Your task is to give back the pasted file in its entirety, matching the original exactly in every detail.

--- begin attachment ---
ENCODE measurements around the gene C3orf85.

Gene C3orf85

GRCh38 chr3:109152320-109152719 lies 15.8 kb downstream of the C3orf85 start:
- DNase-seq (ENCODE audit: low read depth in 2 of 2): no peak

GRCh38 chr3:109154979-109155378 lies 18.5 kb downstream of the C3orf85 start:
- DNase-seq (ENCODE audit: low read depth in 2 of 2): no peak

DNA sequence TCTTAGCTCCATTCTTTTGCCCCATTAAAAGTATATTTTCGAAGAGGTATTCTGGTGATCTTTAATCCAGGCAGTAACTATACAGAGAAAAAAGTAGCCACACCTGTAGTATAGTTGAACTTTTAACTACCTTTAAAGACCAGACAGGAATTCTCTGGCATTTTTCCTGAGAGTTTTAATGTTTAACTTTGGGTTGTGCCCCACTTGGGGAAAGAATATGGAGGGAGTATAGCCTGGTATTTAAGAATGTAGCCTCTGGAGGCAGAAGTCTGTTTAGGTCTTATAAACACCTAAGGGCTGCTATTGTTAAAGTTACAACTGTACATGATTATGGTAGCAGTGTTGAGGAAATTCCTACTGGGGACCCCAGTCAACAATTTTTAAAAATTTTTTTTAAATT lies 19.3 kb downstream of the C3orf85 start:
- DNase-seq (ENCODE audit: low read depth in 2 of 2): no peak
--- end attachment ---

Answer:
ENCODE measurements around the gene C3orf85.

Gene C3orf85

GRCh38 chr3:109152320-109152719 lies 15.8 kb downstream of the C3orf85 start:
- DNase-seq (ENCODE audit: low read depth in 2 of 2): no peak

GRCh38 chr3:109154979-109155378 lies 18.5 kb downstream of the C3orf85 start:
- DNase-seq (ENCODE audit: low read depth in 2 of 2): no peak

DNA sequence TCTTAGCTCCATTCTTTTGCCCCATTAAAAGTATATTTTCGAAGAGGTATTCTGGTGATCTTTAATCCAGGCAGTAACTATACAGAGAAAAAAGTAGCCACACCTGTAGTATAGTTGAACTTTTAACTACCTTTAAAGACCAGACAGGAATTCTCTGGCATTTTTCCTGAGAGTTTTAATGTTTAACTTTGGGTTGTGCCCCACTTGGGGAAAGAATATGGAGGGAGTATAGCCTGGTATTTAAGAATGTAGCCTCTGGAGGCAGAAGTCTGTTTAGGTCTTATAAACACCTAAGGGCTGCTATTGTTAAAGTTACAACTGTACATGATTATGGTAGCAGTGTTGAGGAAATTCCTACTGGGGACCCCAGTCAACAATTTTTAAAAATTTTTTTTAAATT lies 19.3 kb downstream of the C3orf85 start:
- DNase-seq (ENCODE audit: low read depth in 2 of 2): no peak